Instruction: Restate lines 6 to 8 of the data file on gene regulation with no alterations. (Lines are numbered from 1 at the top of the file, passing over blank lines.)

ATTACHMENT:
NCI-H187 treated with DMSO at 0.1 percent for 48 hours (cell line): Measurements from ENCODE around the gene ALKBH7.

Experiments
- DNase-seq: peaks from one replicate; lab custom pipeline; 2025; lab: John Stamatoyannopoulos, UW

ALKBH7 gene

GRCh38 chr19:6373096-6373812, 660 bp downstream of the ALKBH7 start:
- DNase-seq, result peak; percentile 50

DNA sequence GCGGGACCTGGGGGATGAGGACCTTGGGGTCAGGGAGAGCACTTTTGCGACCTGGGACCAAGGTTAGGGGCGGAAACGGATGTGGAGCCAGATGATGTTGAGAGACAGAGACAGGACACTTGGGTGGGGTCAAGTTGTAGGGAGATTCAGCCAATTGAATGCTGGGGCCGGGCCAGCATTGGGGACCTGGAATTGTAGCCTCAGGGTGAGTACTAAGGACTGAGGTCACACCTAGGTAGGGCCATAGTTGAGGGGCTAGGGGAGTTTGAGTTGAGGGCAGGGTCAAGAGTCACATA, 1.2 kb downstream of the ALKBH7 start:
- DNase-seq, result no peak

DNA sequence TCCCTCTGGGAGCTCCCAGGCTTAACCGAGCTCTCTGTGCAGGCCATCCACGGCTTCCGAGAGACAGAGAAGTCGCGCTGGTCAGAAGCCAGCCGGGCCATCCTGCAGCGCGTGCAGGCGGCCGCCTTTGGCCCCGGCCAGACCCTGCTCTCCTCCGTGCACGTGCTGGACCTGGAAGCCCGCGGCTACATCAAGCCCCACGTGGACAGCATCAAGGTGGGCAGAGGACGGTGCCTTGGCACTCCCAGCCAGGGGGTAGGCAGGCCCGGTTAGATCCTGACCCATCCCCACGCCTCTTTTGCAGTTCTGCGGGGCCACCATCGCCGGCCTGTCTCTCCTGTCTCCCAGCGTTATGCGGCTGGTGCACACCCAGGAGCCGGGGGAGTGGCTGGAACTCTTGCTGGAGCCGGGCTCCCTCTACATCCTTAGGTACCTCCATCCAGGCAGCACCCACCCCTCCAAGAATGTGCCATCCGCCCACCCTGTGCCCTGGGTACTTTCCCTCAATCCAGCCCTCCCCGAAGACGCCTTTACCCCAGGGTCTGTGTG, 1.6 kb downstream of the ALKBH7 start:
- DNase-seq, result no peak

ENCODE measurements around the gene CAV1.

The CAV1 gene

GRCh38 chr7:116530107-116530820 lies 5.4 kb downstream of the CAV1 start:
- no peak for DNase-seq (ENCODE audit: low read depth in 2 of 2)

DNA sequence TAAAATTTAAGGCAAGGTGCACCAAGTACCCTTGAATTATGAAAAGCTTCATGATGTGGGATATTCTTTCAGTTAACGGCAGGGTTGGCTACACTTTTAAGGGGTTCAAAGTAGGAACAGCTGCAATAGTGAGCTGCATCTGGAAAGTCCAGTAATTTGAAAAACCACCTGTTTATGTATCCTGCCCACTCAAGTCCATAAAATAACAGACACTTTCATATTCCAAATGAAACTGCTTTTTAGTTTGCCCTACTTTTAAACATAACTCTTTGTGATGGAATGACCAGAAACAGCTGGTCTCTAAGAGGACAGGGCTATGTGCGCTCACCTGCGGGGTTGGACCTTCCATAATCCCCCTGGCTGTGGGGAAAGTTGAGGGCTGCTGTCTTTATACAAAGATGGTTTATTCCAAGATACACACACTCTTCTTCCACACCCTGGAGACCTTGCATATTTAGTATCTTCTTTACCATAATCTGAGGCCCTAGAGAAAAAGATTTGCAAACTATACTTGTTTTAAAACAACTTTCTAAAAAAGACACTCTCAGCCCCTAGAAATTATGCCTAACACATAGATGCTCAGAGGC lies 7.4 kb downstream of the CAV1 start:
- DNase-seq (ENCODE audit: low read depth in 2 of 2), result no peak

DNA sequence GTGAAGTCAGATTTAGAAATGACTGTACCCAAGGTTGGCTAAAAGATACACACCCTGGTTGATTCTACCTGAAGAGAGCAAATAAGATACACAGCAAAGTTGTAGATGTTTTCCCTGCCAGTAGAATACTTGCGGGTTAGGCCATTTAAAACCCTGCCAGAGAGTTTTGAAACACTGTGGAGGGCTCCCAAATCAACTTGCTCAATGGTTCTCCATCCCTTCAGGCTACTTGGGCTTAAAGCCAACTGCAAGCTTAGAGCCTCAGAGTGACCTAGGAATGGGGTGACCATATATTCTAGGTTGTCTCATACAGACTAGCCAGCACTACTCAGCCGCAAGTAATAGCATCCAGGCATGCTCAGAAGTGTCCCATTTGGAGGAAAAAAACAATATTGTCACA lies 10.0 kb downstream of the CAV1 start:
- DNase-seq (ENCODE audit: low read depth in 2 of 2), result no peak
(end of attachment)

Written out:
- DNase-seq, result peak; percentile 50

DNA sequence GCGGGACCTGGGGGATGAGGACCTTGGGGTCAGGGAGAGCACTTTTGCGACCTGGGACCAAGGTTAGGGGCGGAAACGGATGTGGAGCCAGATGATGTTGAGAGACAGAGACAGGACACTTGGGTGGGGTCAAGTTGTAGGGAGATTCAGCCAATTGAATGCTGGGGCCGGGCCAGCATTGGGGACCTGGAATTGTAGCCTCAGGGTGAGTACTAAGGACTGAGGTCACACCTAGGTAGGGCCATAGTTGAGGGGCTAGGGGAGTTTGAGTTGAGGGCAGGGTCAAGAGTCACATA, 1.2 kb downstream of the ALKBH7 start:
- DNase-seq, result no peak